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Hugh Tayfield's magical nine-for
The best bowling performance in Test history - according to the Wisden 100. Hugh Tayfield tops the list for his match-winning efforts in the fourth Test against England in Johannesburg on this day. England needed 232 to take a 3-0 lead with one to play and were cruising at 147 for 2, but Tayfield chipped away and ended up with 9 for 113. He bowled throughout the last day, sending down 35 eight-ball overs in a row. With England still 17 runs adrift, Tayfield had Peter Loader caught on the boundary by his brother Arthur, who was fielding as substitute. "Toey" was chaired off the field, and for good measure he took a six-for in the next match to give South Africa an unlikely share of the series.
The end of the road for two of Australia's greatest cricketers. Neil Harvey finished off with a brace of twenties, and Alan Davidson with six wickets, in the drawn fifth Test against England in Sydney. The series ended 1-1: the first five-match series in Australia to be drawn. Harvey closed with 6149 runs, and Davidson with 1328 runs and 186 wickets, the last - AC Smith, caught by Bobby Simpson - with his final ball.
Graeme Hick turned his long-overdue maiden Test hundred into an outstanding 178 in Bombay. Assertive, clean and at times brutal, it was a showcase of everything that was good about Hick. But three Tests later he was dropped. His fault or the selectors'? When you look at his post-178, pre-axe scores, you'd have to say the latter: 47, 68, 26, 34, 22, 20 and 64. As for the match, England's ignominious spinwash (46 wickets out of 60 fell to Anil Kumble, Venkatapathy Raju and Rajesh Chauhan) was completed by another innings defeat. Vinod Kambli (remember him?) trumped Hick by turning his maiden Test ton into 224.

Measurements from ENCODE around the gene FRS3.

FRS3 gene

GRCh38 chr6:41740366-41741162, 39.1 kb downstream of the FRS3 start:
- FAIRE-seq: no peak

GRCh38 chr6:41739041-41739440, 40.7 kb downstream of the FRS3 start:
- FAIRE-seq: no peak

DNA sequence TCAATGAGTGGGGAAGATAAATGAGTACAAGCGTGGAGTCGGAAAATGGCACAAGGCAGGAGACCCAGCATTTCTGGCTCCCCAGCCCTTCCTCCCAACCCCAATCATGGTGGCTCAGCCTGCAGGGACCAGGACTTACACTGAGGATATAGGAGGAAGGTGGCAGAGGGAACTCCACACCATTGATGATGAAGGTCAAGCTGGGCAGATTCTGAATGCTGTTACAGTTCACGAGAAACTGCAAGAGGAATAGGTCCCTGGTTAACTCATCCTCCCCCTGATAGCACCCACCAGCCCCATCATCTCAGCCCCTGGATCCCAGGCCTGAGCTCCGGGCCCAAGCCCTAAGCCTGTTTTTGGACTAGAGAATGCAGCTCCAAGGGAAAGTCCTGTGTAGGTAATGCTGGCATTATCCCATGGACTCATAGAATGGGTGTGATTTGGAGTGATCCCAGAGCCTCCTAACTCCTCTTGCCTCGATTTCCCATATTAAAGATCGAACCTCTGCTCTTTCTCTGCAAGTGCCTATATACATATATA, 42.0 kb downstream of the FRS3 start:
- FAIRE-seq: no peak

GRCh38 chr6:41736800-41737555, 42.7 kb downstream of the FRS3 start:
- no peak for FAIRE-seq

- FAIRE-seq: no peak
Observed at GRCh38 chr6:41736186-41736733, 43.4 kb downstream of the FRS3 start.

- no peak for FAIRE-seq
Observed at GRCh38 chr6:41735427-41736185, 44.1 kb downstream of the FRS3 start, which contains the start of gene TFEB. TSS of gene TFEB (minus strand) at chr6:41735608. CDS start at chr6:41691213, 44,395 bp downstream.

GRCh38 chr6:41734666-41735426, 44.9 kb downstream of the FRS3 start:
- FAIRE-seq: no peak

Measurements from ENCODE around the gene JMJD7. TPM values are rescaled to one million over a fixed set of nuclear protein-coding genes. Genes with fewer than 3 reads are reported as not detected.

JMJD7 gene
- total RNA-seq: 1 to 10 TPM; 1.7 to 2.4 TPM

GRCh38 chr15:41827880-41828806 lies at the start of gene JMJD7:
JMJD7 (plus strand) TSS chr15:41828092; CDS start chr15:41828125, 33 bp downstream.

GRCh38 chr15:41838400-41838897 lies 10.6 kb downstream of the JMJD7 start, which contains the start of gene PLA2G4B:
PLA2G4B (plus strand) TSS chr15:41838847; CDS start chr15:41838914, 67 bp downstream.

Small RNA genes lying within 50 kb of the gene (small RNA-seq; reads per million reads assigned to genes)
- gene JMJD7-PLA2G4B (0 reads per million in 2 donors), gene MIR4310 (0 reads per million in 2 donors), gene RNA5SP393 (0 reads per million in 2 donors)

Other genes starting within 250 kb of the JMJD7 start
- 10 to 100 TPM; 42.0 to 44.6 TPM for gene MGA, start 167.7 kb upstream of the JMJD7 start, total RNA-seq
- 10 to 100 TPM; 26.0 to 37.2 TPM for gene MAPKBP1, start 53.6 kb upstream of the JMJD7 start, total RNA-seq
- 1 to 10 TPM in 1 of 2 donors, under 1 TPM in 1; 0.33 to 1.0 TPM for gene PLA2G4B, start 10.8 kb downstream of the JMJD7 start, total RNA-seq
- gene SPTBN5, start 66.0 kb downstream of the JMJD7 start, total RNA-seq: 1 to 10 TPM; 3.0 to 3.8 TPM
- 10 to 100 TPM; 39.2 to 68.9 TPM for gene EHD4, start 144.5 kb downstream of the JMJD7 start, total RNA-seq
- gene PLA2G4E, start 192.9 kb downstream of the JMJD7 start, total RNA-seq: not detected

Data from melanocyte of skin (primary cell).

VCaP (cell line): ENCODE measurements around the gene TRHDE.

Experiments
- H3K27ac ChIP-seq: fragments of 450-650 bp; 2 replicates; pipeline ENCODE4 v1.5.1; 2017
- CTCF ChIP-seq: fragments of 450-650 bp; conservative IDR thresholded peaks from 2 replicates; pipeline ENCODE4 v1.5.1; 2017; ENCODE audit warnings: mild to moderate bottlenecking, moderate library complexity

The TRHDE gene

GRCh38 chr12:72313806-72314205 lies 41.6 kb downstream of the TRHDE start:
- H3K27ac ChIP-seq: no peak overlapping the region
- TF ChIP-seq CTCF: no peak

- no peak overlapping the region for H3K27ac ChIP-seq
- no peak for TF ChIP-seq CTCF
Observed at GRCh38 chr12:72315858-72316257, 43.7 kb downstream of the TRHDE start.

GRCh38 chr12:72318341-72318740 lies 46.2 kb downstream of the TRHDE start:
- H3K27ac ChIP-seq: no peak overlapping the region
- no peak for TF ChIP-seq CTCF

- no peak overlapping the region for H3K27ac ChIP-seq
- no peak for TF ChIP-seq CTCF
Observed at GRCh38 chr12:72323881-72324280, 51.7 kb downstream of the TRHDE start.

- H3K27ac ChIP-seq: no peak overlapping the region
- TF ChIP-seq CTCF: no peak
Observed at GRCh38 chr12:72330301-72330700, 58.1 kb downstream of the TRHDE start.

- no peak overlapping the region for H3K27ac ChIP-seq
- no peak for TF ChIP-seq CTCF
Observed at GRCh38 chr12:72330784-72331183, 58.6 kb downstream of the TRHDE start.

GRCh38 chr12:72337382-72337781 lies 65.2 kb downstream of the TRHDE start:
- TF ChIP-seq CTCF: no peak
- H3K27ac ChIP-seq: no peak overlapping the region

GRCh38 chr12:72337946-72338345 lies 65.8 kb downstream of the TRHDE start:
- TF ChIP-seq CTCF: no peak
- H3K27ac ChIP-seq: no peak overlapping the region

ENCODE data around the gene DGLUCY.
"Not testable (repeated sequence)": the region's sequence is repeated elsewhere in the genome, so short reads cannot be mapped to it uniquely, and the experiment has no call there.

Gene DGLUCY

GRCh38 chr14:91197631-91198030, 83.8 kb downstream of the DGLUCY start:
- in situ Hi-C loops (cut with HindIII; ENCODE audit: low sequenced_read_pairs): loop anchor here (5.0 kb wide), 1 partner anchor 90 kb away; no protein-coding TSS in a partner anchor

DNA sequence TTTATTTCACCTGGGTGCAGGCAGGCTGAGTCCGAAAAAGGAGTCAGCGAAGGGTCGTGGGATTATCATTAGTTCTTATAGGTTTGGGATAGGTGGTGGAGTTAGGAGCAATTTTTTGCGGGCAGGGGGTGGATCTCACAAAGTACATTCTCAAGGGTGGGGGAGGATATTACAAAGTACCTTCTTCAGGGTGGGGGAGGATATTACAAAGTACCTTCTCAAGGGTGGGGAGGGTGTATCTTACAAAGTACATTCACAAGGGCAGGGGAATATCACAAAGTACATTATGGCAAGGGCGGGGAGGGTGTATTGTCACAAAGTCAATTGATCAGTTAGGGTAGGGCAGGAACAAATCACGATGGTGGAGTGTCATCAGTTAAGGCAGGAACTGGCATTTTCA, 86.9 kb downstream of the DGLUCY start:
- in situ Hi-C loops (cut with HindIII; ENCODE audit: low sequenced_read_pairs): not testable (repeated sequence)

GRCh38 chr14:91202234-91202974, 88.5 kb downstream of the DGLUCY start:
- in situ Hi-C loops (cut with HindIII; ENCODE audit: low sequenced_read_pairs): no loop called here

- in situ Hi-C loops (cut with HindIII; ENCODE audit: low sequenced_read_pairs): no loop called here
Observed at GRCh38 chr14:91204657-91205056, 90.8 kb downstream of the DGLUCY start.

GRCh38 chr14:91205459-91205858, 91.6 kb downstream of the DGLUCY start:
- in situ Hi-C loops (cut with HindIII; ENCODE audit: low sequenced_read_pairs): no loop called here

A rotund offspinner is born. It's hard to imagine Eddie Hemmings thriving in the modern, three-dimensional era, but in his day he served England well. Six of his 16 Tests came in his Indian summer of 1990, when he took his only five-for to help England to an important win over New Zealand, and was famously belted for four successive sixes by Kapil Dev at Lord's. He could bat too, and made 95 as a nightwatchman in Sydney in 1982-83.
The seventh-highest first-class innings of all time. Pakistani Aftab Baloch amassed the small matter of 428 batting for Sind against Baluchistan today. Baloch was already familiar with the record books: when he made his Test debut, aged 16 years 221 days, he was the second-youngest player in Test history. He averaged 48.5, but played only two Tests, and ended with a blistering 60 not out against West Indies in Lahore in 1974-75, a match that finished today and is better remembered for ...
... a match-saving debut century for left-handed West Indian opener Len Baichan. Baichan batted throughout the last day, ending unbeaten on 105, and seemed to be set for a long career at the top. Not so. Roy Fredericks was already established, and with Gordon Greenidge also just on the scene, Baichan was left looking for scraps. He found some in the last Test in Australia that winter, when he was pitched in against Lillee and Thomson at No. 3, but scores of 3 and 20 were his last entries at the top level. He finished with an average of 46.
© ESPN EMEA Ltd.
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